'…and naturally you realise you will not be entitled to maternity leave….'
Those words were said to me during my introduction session
when I joined SurrogacyUK. Until that moment, I had no idea that I would not be
included in something I have always considered to be a basic right that any
parent would be entitled to.
I had been prepared for the fact that, despite my husband
and I being the genetic parents, the child (or children in my case) born with
the help of another woman were not considered to be mine for the first six months
of their lives. Technically their surrogate mother would have to give her permission
for vaccinations, hearing tests, and so on, until I got the parental order
through - usually about six months after the birth.
I had been prepared for the fact that under the current
law my right to bring my genetic children into the world could be
overridden on a whim, should the lady giving birth to them decide I was not
good enough to parent my children and choose to keep them. I had been prepared
for the fact that the woman carrying my child could be left with children she
did not want if, again on a whim, I decided that I really did not want these
children after all. That the law would put me in a position of putting 'lies'
down on the birth certificate - that the surrogate and her husband were the
parents of my genetic children - well, I could take that in my stride.
It was a huge surprise to learn that I would be
treated so differently on every front when I had already been made to feel so
different — oh, how I craved an uneventful existence. I thought that I was lucky enough to be
in a position to be able to have my children through surrogacy - it was a steep
climb up a rock face and, as any mountain climber knows, extremely worth every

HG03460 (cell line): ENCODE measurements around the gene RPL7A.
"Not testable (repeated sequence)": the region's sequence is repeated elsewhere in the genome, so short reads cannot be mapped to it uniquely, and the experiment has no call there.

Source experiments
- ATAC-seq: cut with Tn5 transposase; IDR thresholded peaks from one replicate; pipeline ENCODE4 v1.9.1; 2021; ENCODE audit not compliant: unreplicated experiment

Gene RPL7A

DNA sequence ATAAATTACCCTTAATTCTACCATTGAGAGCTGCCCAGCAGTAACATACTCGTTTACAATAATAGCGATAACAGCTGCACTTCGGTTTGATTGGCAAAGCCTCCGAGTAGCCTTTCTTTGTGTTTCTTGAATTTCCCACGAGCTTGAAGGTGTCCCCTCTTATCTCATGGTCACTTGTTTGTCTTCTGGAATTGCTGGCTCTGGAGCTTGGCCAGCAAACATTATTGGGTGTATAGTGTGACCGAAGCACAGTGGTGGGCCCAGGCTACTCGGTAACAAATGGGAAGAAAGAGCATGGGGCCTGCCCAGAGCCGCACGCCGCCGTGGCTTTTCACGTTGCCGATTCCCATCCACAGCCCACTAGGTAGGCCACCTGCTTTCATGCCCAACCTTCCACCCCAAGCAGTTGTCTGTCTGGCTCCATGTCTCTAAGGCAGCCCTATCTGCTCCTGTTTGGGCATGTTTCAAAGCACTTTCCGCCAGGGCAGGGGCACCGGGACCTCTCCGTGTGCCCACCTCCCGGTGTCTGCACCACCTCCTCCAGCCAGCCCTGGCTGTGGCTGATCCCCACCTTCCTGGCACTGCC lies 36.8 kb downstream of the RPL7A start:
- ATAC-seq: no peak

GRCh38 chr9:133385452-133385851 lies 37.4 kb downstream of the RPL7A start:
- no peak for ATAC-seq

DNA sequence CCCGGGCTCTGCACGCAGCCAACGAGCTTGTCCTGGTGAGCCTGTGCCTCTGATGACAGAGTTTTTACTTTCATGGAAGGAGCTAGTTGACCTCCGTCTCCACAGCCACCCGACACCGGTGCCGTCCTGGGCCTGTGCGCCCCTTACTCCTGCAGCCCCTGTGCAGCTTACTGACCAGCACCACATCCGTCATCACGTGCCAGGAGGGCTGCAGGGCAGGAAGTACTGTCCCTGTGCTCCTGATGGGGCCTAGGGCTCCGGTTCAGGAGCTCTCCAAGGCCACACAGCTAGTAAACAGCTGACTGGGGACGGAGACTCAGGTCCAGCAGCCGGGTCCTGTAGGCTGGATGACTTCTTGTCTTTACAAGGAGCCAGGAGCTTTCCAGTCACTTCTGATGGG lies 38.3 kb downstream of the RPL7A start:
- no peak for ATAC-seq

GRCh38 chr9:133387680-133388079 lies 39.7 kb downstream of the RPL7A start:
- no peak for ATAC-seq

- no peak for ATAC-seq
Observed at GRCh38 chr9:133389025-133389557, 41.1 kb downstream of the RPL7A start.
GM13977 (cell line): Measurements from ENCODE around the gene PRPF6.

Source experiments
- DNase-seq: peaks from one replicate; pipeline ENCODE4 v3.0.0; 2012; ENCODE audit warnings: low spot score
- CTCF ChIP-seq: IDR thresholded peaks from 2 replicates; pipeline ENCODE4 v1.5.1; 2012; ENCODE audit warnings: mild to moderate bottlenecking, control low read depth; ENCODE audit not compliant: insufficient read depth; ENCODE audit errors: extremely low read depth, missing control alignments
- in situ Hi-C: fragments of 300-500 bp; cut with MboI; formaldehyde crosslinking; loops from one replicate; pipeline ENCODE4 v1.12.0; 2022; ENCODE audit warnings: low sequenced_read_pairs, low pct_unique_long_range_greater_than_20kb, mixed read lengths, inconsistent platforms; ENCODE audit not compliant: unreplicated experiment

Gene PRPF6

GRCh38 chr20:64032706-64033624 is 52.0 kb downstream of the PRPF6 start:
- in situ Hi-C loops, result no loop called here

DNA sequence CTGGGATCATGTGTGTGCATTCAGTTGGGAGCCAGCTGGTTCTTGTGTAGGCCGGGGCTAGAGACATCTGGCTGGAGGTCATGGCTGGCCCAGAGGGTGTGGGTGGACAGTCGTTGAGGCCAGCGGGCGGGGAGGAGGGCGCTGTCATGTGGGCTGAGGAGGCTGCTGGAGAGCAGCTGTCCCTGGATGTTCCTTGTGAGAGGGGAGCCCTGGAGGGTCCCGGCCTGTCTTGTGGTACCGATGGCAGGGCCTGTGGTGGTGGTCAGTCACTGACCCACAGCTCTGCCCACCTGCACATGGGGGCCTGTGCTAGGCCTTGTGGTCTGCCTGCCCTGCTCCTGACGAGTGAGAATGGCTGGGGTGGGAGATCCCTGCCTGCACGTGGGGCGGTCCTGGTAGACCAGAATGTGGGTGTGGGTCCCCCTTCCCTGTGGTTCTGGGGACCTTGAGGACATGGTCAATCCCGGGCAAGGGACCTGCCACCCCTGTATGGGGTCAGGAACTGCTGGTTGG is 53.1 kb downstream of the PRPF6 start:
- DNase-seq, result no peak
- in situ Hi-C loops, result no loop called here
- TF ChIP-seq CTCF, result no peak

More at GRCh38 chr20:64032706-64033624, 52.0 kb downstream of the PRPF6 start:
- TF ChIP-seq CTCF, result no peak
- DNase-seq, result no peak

ounce of blood, sweat and tears. That was before embarking on the amazing
roller coaster journey of being a parent - so taken for granted by most people.
I enjoyed (in retrospect) every tantrum, sleepless night, and complete feeling
of powerlessness like they were precious jewels. My food encrusted clothing was
worn proudly like a badge of honour - I felt proud to have joined that
Two weeks ago an announcement was made that was the
culmination of a lot of hard work from a lot of people and the extreme courage
of one woman. The Government was finally willing to grant parents of children
born through surrogacy arrangements the same maternity rights as everyone else
who becomes a parent through any other means. I was absolutely overcome with
joy that no other mum or dad needed to go through the process of begging for
the same rights as the other parents around them.
There are intended parents to
surrogacy arrangements out there who have given up jobs they love to be with
their vulnerable new born children. Others are pathetically grateful for any
offering their employer extends to them. There is still a long way to go and a
continued need to keep up the pressure to ensure that the Government proposals become
a reality — but, for me, it seems a huge step in the right direction for this
one aspect of surrogacy.
We still have a long way to go before we can
resolve the other issues that still remain in surrogacy.